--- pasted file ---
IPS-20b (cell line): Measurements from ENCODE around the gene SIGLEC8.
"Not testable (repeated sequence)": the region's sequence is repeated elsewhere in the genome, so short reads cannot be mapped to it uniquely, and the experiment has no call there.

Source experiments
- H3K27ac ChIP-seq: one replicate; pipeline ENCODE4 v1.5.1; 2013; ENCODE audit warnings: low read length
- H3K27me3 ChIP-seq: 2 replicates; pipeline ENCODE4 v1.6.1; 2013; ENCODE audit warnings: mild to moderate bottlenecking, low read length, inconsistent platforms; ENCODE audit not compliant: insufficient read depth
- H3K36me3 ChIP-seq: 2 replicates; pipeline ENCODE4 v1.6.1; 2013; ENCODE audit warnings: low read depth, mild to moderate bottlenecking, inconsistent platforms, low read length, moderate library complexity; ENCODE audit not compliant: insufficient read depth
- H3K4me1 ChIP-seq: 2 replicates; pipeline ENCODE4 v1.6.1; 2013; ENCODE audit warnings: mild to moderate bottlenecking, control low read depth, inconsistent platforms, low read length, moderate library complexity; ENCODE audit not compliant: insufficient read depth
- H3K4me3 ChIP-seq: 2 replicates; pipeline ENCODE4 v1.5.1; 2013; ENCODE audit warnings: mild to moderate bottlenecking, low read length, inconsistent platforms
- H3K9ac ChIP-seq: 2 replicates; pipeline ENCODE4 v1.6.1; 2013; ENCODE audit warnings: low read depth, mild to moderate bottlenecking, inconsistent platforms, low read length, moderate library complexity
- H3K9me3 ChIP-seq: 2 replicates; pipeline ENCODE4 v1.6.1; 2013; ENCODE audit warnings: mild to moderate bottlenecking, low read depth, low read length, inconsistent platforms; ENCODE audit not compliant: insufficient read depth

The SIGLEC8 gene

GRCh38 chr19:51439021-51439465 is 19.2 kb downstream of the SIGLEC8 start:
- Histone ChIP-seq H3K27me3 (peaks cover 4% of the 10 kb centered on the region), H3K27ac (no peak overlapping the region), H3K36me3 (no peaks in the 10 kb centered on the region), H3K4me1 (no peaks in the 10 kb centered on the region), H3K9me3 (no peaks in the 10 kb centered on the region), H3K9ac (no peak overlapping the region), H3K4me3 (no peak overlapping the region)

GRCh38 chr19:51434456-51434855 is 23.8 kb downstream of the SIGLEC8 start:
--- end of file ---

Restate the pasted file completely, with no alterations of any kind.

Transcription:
IPS-20b (cell line): Measurements from ENCODE around the gene SIGLEC8.
"Not testable (repeated sequence)": the region's sequence is repeated elsewhere in the genome, so short reads cannot be mapped to it uniquely, and the experiment has no call there.

Source experiments
- H3K27ac ChIP-seq: one replicate; pipeline ENCODE4 v1.5.1; 2013; ENCODE audit warnings: low read length
- H3K27me3 ChIP-seq: 2 replicates; pipeline ENCODE4 v1.6.1; 2013; ENCODE audit warnings: mild to moderate bottlenecking, low read length, inconsistent platforms; ENCODE audit not compliant: insufficient read depth
- H3K36me3 ChIP-seq: 2 replicates; pipeline ENCODE4 v1.6.1; 2013; ENCODE audit warnings: low read depth, mild to moderate bottlenecking, inconsistent platforms, low read length, moderate library complexity; ENCODE audit not compliant: insufficient read depth
- H3K4me1 ChIP-seq: 2 replicates; pipeline ENCODE4 v1.6.1; 2013; ENCODE audit warnings: mild to moderate bottlenecking, control low read depth, inconsistent platforms, low read length, moderate library complexity; ENCODE audit not compliant: insufficient read depth
- H3K4me3 ChIP-seq: 2 replicates; pipeline ENCODE4 v1.5.1; 2013; ENCODE audit warnings: mild to moderate bottlenecking, low read length, inconsistent platforms
- H3K9ac ChIP-seq: 2 replicates; pipeline ENCODE4 v1.6.1; 2013; ENCODE audit warnings: low read depth, mild to moderate bottlenecking, inconsistent platforms, low read length, moderate library complexity
- H3K9me3 ChIP-seq: 2 replicates; pipeline ENCODE4 v1.6.1; 2013; ENCODE audit warnings: mild to moderate bottlenecking, low read depth, low read length, inconsistent platforms; ENCODE audit not compliant: insufficient read depth

The SIGLEC8 gene

GRCh38 chr19:51439021-51439465 is 19.2 kb downstream of the SIGLEC8 start:
- Histone ChIP-seq H3K27me3 (peaks cover 4% of the 10 kb centered on the region), H3K27ac (no peak overlapping the region), H3K36me3 (no peaks in the 10 kb centered on the region), H3K4me1 (no peaks in the 10 kb centered on the region), H3K9me3 (no peaks in the 10 kb centered on the region), H3K9ac (no peak overlapping the region), H3K4me3 (no peak overlapping the region)

GRCh38 chr19:51434456-51434855 is 23.8 kb downstream of the SIGLEC8 start: